In his lengthy manual on the Christian life called Seven Treatises (1603), the early puritan Richard Rogers (1550/1-1618) gave instructions on various 'helps' that were to be used by Christians to fuel spiritual vigor. Today we call these 'spiritual disciplines' or 'means of grace'. I discussed his teaching on these in an earlier post.
Rogers ranked fasting as one of two 'extraordinary helps', along with the observation of special days of thanksgiving. These were to be employed under unique circumstances, unlike means used regularly such as prayer and meditation.
Since Rogers addressed these two disciplines simultaneously in his original text, I have taken some liberty in editing the material that follows, so that fasting is presented by itself. That said, I didn't change much, and the heart of his instructions remains intact. The subtitles are mine:
Fasting, joined with most fervent prayer, is a most earnest profession of deep humbling ourselves in abstinence, with confession of sins and supplications (for the greatest part of the day at the least) to God, to turn away some sore calamity from us, or for obtaining of some especial blessing. This description in few words I will lay open for their cause, who perhaps have not read nor heard much of this exercise of fasting, neither have books at hand to help them to the right use of it.
Instructions on Fasting
First, I say, we must be deeply humbled, and make earnest profession of it, more than in the ordinary abasing of ourselves. For though as oft as we do pray, and confess our sins, we ought to do them heartily and deeply; yet neither in the like continuance of time, nor in the same measure of fervency can they always be, as in this exercise of fasting they ought to be.
Secondly I add that with this profession of our humiliation, abstinence must be adjoined: I mean thereby, that we must deprive ourselves herein of the lawful pleasures and liberties of this life, as meats, drinks (more than necessary), costly apparel, earthly dealings (which are yet at other times free for us to enjoy), thereby declaring that we have by our sins made ourselves unworthy of them.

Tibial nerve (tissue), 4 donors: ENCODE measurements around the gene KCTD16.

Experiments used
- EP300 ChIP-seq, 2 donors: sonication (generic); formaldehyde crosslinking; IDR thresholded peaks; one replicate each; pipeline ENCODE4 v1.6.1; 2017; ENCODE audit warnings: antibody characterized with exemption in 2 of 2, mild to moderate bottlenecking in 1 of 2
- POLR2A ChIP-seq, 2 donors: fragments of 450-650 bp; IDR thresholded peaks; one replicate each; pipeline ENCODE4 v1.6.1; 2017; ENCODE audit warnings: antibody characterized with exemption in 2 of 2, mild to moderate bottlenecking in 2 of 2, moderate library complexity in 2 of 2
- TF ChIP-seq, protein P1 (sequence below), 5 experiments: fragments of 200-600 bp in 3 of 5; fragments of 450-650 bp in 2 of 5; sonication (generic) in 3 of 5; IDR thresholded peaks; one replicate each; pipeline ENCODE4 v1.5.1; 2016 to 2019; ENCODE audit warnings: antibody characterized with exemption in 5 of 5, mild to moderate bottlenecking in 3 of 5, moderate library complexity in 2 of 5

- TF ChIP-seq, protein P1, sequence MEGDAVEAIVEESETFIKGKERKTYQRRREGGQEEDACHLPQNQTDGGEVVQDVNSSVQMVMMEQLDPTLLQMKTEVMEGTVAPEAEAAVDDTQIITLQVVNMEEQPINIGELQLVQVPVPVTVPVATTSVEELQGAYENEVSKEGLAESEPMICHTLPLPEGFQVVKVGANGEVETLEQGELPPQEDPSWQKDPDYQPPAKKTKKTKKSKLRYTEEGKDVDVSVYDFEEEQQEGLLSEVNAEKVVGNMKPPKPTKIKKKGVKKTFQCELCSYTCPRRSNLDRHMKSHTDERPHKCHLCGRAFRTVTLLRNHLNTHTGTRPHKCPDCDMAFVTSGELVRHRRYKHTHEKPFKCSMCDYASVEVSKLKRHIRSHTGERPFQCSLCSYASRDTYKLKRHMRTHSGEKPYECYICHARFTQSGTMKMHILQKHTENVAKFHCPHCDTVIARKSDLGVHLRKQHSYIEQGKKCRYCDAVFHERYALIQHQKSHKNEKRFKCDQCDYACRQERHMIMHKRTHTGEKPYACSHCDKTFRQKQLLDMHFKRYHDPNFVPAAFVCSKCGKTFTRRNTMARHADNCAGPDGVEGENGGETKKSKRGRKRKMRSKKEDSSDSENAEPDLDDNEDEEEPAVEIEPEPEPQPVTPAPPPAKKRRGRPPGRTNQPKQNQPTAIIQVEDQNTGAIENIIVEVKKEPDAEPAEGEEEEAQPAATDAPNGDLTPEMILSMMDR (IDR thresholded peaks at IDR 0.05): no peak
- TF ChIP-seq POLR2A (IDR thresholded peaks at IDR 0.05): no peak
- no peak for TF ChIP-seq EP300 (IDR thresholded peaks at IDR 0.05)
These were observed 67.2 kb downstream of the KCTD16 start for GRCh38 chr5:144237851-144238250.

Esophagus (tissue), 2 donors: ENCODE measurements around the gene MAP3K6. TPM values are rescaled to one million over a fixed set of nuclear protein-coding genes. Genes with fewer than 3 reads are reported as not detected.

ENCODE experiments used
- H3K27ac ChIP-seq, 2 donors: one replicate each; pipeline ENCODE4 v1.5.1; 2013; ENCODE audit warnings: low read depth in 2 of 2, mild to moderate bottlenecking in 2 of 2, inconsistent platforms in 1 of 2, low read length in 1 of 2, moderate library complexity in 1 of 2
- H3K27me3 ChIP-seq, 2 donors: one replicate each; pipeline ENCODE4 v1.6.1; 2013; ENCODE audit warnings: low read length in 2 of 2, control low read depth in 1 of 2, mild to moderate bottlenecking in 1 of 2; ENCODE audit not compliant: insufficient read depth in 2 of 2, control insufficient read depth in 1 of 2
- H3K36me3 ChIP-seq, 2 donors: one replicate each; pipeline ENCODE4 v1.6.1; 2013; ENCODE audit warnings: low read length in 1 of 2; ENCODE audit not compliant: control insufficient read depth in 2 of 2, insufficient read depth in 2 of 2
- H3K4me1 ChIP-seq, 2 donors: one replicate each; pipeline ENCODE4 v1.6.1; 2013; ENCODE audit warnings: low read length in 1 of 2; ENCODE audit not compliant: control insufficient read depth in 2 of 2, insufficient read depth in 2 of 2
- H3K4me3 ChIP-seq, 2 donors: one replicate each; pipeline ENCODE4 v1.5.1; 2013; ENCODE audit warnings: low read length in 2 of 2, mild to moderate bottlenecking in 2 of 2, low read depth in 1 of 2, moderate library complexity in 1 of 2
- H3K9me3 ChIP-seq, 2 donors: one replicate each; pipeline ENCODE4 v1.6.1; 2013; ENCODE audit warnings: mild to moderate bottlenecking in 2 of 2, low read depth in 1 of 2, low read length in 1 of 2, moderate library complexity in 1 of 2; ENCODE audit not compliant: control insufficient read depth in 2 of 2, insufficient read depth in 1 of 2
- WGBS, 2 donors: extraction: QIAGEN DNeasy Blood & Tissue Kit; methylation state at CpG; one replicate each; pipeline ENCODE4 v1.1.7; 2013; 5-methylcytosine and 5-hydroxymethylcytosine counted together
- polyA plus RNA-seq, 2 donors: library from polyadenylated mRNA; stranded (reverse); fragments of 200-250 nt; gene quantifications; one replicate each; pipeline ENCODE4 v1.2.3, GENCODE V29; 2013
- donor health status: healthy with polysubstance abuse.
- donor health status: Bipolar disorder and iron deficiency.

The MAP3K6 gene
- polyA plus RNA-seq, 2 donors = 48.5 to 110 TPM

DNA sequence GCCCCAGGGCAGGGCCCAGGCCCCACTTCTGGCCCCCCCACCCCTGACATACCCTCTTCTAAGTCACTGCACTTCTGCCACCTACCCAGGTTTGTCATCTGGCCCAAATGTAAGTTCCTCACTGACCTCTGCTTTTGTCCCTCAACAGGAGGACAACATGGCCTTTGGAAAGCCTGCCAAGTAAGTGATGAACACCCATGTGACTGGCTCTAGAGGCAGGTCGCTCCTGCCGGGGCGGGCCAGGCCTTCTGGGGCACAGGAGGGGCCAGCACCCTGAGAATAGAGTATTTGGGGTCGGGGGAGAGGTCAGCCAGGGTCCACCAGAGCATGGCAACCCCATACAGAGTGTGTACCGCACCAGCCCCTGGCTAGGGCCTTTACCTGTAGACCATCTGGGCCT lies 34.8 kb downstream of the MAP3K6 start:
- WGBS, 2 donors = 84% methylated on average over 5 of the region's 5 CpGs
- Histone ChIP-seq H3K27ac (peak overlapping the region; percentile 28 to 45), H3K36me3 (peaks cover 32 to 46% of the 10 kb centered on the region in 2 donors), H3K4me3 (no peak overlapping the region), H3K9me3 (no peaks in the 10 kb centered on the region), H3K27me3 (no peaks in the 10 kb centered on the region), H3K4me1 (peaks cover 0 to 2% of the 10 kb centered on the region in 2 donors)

And thirdly, it must be done the most part of the day, that is, so that by this long time of our humiliation and abasement, our hearts may be more cast down and thoroughly touched with our distressed estate, than in a shorter time they are like to be.
Fourthly, supplications, which contain our suits and confession of sins, are added, to teach us that the chief part of this exercise consists therein.
Fruits of Fasting
Fifthly, this is done for the removing of some great calamity, that is, either of some sore affliction outwardly hanging over us, or the whole church, or already upon us, or for some grievous sin committed, or which long lay within us. When weaker means remove not these afflictions from us, fasting and prayer are enjoined of the Lord to deliver us from them, that we may rest ourselves on God, that his grace may be sufficient for us.
And here we must know, that we must use the benefit of Sermons, and fit Scriptures to stir us up hereunto, and meditate of the like Scriptures privately, for the well carrying of our selves through that so weighty business.
And let this be regarded, that we take this exercise not in hand, except we come in true and unfeigned repentance, which as surely as we bring thither, so sure we may be that God will be with us there, and hear us, which will make the whole action more savory, and the end of it to be with comfort, which is the right manner of taking it in hand.
As we began our fast with pensiveness, and hanging down of the head, as we saw we had good cause, the Lord having humbled us, and thereby sending us to testify our unfeigned grief by such kind of abasement; so we having sought and sued to his Majesty in such unfeigned repentance, to the which he promises his accepting of that our sacrifice most graciously, we may lift up ourselves again, and be comforted at the heart for the same.
Conclusion: 'A Means to Set us Forward in the Godly Life'
Now therefore the nature and quality of this exercise is in some sort laid out unto us. If we duly weigh the force and use of it – how it brings us low, our vileness more especially remembered, and how it does exceedingly draw our hearts in more love and obedience to God – who can deny, that in the time wherein it is used, and even a long time after, it is a most effectual means to set us forward in the godly life?